Clean energy transition has been facing enormous challenges. From the very beginning, due to the costs involved in the process and the harsh criticism from people of different strata, there has been cautious optimism among advocates of energy transition.
Back then, the financing instruments and the policies were not ready. Countries were seriously concerned as to how intermittent renewable energies, such as solar and wind, would ensure uninterrupted energy supply. And to many, demand-side energy efficiency was, to some extent, a maintenance project.
From then onwards, countries have increased their share of renewable energies. While the pace was very slow at the outset, the renewable energy dissemination saw an upsurge over the last decade. Due to gradual reduction in cost, net economic benefits now clearly favour renewable energies over fossil fuels in most of the countries.
In the last several years, the capacity addition of renewable energy-based electricity generation systems has outpaced fossil fuels. Energy efficiency is now termed the first fuel, as opposed to what was considered a hidden fuel only a few years ago. Countries have drawn lessons from different clean energy projects.
Yet, the pace of the transition is inadequate compared to the level necessary to address the worst risks of climate change. Furthermore, during the last two and a half years, the enormous strains, led by Covid-19, and macro-economic and geopolitical shocks, have raised serious alarm over energy transition now and in the immediate future.
High energy prices, supply constraints and growing energy demand appear to be significant impediments to ensuring affordable energy. However, the prevailing energy market volatility is, in fact, an opportunity to take. Today's disruptive world, resulting from Covid-19 and the Ukraine-Russia war, presents the option to us – to gear up concrete actions on the ground to increase clean energy capacity and reshape end-use energy demand to phase down conventional energy sources and reduce external price shocks.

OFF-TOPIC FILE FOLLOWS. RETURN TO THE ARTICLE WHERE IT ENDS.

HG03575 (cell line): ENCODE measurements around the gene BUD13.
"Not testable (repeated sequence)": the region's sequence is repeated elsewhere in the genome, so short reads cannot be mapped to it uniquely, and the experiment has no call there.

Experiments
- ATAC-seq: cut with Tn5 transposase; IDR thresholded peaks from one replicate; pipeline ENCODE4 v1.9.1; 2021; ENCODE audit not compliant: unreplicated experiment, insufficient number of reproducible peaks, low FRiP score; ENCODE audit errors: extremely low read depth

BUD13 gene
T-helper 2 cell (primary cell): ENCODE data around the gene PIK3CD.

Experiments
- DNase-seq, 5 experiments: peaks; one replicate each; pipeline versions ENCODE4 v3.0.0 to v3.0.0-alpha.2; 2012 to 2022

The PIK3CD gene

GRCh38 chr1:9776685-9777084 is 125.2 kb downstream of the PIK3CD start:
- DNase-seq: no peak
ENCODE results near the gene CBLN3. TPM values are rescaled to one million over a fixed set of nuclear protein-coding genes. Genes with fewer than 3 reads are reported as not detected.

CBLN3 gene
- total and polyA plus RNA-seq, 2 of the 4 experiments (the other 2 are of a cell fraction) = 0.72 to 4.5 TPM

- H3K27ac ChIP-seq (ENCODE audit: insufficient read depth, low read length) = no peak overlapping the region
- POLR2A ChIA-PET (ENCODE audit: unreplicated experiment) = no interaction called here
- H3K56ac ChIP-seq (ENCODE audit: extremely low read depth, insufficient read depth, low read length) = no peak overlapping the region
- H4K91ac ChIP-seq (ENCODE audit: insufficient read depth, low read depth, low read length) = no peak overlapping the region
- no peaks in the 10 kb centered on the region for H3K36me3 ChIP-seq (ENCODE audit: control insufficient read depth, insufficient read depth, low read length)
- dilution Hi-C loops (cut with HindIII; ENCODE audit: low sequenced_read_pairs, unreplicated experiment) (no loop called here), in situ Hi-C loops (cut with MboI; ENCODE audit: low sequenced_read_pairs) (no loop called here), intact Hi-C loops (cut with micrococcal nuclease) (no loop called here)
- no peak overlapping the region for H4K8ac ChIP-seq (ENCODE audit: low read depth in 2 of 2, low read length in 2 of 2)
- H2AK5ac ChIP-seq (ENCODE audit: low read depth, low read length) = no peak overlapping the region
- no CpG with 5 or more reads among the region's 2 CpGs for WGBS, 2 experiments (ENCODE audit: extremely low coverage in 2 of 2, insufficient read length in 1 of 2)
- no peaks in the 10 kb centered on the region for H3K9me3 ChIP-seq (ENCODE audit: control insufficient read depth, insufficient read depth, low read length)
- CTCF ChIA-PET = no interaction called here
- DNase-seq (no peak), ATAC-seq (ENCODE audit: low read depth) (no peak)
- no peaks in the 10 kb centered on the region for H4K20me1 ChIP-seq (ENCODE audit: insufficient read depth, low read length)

The countries that have thus far done comparatively well on the energy transition front are revisiting their energy strategies to speed up energy transition in the respective countries. Apart from their targets for greenhouse gas (GHG) mitigation, they have two major issues to fix – reducing cost to make energy affordable and enhancing national energy security while attenuating dependence on energy imports.
For instance, the EU countries, combinedly, generate over 20% of the gross final energy consumption from renewable energy sources. However, for the remainder of the final energy consumption, the EU largely relies on imports. Of the total petroleum products being imported per annum by the EU, around one-third is sourced from Russia.
Similarly, more than 40% of the EU's natural gas imports come from Russia. Like any other country that depends on energy imports, EU countries have found themselves utterly vulnerable to the global energy price hike, led by pent-up demand as part of the Covid-19 recovery process and then the Russian invasion of Ukraine.